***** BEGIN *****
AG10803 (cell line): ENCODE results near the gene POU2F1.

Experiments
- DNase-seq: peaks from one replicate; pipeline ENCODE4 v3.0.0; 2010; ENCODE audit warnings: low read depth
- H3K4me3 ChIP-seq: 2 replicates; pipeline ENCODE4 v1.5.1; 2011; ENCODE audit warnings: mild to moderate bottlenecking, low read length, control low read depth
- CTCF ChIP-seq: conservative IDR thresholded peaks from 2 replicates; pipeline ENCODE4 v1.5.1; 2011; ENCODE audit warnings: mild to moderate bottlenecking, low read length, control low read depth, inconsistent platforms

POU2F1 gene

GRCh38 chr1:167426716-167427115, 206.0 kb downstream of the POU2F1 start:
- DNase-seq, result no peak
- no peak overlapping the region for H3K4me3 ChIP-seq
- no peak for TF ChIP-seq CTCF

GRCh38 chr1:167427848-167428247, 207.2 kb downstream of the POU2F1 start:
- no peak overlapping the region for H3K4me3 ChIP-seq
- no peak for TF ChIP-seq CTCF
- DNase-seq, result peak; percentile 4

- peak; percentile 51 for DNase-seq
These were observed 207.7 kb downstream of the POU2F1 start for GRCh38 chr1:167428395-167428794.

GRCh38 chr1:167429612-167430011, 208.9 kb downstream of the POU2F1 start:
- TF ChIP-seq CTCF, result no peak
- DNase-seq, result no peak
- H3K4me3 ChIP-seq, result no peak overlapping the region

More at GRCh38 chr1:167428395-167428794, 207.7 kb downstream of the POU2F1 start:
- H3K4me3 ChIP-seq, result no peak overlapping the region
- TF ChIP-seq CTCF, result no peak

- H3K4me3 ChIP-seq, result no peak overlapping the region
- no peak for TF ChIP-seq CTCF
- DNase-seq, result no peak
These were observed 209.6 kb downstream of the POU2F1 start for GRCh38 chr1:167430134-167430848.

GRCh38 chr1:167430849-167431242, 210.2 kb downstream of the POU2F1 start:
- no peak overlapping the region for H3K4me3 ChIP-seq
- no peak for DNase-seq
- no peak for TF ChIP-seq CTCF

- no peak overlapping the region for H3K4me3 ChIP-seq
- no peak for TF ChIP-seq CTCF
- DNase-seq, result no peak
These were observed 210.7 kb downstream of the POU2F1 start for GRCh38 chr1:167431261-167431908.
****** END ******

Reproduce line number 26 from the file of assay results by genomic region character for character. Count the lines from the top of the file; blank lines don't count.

- DNase-seq, result no peak